While Mahabharat is full of interesting characters, I found Karna a tad more intriguing than others. He was a good man but he supported the wrong side in the war, he was a noble person but he encouraged public shaming of Draupadi, he was the most generous soul but he craved for his birth mother’s love until the end, he was the greatest warrior but he died a pitiful death. I hoped Karna’s Wife would shed more light on his mysterious personality. The book does that but there are many things I could not digest. 

For starters, the book portrays a larger than life picture of Uruvi, who by the way is a fictional character created by the author Kavita Kane. Since she’s the main protagonist she was everywhere, she was even one of the reasons for the enemity between Karna and Arjun. I understand why the story has to revolve around her but putting a fictional new character in the centre of an epic I have heard and watched umpteen number of times made it sort of confusing.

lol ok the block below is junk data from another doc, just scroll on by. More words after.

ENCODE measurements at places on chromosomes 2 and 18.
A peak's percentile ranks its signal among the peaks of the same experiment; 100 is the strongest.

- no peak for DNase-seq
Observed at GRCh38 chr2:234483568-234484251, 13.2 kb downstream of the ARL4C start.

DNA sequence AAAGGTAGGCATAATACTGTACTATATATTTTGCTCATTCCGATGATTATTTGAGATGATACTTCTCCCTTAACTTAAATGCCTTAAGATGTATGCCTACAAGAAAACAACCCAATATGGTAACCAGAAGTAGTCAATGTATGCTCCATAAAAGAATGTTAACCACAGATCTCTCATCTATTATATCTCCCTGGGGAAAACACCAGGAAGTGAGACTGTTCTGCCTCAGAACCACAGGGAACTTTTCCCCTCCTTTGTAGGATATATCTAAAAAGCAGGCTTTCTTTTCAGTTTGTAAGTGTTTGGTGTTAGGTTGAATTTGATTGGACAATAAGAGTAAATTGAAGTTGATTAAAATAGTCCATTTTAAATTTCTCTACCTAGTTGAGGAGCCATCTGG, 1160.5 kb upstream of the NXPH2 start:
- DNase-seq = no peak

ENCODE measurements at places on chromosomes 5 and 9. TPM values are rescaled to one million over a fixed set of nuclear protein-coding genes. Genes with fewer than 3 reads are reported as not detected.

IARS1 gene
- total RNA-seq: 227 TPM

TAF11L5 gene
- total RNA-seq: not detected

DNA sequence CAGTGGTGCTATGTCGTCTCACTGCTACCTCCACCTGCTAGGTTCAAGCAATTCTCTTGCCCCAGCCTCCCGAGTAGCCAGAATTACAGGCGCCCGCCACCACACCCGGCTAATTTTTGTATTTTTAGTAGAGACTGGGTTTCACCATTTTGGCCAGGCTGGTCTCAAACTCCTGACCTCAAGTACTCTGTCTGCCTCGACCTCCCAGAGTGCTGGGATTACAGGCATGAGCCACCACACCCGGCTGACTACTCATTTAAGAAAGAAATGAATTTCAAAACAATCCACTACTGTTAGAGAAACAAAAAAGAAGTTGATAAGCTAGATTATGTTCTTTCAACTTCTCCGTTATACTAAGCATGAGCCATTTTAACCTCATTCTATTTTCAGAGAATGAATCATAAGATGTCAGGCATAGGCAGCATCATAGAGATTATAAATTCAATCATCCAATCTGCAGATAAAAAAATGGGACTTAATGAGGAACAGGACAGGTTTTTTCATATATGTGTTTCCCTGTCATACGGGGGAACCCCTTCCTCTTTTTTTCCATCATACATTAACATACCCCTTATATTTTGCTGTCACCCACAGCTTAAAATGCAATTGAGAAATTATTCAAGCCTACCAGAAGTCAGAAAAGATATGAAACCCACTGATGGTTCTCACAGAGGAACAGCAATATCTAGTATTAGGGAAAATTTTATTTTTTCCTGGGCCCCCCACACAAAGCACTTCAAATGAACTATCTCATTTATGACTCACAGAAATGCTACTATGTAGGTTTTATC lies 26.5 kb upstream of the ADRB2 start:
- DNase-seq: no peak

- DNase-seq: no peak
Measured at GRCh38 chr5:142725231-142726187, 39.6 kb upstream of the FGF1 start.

Quite surprisingly Draupadi is mentioned everywhere in the book too. When Uruvi is having an intense conversation with Bhanumati about Karna and Duryodhan they don’t talk about Draupadi or anything that could be related to her yet the author writes about Uruvi’s feelings about Draupadi and Karna pining for each other. When Uruvi and Karna are relishing family time and talking about Karna’s sons Uruvi brings up Draupadi out of the blue. These frequent and unexpected references start feeling repetitive soon and Uruvi comes across as highly insecure wife thinking of Draupadi and Karna all the time. 

The book has glorified Karna beyond reason. Everything about him has been revered, even his role in the Vastra Haran. What Arjun did, rather didn’t do was shameful but what Karna did was no less. Uruvi’s mother and Kunti both tell her Karna is a better man than Arjun and that’s good enough to stay married to him.